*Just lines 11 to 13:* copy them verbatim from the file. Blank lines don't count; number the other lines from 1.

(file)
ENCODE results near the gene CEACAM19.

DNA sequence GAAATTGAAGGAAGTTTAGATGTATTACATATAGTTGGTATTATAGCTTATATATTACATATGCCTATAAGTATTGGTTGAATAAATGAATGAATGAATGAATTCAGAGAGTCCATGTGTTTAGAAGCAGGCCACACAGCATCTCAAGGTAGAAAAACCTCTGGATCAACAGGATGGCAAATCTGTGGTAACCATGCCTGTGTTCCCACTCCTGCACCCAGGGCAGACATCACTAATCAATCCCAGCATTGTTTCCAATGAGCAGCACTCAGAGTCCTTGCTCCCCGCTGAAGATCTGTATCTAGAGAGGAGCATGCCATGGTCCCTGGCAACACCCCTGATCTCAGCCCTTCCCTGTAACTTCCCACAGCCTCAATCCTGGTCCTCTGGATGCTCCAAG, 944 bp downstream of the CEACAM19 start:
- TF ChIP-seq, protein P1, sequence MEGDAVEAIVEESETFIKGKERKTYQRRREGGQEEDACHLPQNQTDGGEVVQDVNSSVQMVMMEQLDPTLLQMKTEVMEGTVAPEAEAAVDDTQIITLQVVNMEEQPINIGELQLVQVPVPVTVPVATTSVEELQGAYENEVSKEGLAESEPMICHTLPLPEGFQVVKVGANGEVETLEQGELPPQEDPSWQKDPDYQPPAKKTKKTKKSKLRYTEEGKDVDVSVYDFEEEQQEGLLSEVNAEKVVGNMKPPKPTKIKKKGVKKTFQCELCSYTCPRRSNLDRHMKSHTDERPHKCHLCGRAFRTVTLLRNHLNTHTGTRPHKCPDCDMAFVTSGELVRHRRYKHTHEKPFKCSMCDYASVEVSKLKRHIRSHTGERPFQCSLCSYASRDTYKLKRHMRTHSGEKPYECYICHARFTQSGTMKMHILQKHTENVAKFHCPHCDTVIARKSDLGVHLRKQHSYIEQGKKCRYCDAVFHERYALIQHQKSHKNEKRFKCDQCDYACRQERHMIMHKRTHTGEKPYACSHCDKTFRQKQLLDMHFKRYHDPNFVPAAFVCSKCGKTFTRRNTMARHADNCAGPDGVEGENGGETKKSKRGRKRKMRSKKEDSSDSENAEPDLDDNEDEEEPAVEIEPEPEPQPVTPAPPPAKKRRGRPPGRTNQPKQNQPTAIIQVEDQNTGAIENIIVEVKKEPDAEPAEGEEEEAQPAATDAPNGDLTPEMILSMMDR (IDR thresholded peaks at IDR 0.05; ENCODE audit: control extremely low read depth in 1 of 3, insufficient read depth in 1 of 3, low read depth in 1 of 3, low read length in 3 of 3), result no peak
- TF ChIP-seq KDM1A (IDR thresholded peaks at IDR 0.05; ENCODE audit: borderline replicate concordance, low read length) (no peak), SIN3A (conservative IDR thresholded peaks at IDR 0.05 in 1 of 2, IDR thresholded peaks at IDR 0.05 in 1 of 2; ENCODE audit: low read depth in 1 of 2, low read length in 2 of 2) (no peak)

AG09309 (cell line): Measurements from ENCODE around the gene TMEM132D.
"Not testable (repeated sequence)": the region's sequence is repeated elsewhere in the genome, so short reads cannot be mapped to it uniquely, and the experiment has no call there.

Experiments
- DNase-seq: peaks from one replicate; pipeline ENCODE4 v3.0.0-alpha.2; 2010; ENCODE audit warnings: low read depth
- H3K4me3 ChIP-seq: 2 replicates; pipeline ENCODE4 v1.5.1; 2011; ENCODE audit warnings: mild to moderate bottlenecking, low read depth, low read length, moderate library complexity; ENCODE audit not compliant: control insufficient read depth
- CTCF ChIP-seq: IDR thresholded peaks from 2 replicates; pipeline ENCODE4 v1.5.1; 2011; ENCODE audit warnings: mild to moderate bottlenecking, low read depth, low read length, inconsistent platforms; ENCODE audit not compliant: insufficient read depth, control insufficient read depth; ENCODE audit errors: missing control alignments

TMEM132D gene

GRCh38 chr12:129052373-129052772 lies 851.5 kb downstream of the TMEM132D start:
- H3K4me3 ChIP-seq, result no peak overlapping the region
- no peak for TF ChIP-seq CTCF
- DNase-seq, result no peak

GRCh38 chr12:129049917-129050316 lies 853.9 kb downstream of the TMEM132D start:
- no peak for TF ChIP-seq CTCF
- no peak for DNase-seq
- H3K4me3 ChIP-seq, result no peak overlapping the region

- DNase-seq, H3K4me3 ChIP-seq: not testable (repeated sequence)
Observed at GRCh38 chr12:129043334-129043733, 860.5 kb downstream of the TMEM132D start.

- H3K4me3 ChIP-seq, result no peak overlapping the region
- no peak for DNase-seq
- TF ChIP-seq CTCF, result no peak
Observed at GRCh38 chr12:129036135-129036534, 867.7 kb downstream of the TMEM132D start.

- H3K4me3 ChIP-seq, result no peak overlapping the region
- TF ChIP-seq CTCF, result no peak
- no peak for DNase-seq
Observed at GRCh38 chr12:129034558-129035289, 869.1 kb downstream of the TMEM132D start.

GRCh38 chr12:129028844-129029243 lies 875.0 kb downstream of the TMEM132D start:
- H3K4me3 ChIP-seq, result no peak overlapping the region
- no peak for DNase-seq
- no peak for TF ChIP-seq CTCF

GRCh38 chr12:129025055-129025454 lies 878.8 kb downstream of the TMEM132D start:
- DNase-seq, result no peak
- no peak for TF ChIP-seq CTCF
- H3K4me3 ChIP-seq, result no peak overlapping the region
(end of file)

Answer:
TMEM132D gene

GRCh38 chr12:129052373-129052772 lies 851.5 kb downstream of the TMEM132D start:
- H3K4me3 ChIP-seq, result no peak overlapping the region